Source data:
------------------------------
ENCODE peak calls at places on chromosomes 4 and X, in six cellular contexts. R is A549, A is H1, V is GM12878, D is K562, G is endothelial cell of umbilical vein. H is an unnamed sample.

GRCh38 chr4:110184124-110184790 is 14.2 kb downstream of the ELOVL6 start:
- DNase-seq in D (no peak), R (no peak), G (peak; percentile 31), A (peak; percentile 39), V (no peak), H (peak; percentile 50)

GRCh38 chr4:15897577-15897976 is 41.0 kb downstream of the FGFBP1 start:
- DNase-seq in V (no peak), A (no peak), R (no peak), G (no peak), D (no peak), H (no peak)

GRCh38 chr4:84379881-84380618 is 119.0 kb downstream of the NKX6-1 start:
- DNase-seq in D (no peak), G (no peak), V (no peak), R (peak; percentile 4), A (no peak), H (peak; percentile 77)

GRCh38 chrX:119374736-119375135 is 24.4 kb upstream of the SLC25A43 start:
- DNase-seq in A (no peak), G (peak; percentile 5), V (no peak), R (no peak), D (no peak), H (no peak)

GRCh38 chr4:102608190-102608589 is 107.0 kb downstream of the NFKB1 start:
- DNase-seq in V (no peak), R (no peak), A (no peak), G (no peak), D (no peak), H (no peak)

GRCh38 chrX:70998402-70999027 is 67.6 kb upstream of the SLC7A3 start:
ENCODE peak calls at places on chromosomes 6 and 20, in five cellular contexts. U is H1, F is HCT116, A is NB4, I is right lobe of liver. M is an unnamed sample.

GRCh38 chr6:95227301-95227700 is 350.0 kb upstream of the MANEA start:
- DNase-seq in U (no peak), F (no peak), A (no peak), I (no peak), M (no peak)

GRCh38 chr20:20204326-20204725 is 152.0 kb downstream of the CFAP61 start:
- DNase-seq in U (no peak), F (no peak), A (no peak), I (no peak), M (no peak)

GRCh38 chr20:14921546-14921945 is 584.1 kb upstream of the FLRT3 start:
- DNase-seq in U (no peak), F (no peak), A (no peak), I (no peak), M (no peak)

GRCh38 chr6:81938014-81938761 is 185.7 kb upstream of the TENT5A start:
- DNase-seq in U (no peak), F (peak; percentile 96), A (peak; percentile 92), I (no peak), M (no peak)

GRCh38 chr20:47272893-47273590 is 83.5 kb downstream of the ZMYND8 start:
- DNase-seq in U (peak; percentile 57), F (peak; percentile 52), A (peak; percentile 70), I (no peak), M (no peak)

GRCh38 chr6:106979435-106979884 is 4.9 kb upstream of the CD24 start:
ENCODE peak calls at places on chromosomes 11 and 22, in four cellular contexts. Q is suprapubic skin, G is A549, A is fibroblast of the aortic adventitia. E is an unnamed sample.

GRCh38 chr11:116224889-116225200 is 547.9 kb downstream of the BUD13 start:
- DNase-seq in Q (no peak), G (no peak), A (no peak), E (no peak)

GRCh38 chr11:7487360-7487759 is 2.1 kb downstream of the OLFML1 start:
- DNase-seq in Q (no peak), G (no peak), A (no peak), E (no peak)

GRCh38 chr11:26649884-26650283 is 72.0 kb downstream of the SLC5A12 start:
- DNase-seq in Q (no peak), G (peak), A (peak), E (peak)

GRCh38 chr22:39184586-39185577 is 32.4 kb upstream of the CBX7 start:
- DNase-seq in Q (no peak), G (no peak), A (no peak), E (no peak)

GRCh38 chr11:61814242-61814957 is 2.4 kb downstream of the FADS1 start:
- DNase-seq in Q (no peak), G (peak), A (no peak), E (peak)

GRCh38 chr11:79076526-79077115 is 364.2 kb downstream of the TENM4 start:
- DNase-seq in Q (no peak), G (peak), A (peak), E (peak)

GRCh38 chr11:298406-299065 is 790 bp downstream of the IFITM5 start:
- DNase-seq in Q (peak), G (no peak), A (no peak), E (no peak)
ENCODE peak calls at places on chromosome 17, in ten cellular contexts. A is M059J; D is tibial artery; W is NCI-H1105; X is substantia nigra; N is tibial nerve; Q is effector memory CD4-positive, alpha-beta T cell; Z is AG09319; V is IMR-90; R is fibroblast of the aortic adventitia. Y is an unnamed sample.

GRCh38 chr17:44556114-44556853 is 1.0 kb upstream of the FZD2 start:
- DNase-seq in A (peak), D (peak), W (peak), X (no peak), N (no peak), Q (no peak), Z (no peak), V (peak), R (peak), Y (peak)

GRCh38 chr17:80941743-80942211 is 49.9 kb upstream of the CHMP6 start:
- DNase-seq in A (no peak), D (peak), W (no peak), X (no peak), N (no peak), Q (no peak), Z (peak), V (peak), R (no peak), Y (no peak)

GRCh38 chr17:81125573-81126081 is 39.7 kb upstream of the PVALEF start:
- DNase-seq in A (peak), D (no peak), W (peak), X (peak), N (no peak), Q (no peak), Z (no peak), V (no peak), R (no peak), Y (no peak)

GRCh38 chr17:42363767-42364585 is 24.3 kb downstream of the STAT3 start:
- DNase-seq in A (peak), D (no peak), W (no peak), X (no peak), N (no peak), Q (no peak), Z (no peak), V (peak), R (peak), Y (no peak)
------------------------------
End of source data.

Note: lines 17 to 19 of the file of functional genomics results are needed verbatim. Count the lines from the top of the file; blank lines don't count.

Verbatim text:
- DNase-seq in U (no peak), F (no peak), A (no peak), I (no peak), M (no peak)

GRCh38 chr20:14921546-14921945 is 584.1 kb upstream of the FLRT3 start:
- DNase-seq in U (no peak), F (no peak), A (no peak), I (no peak), M (no peak)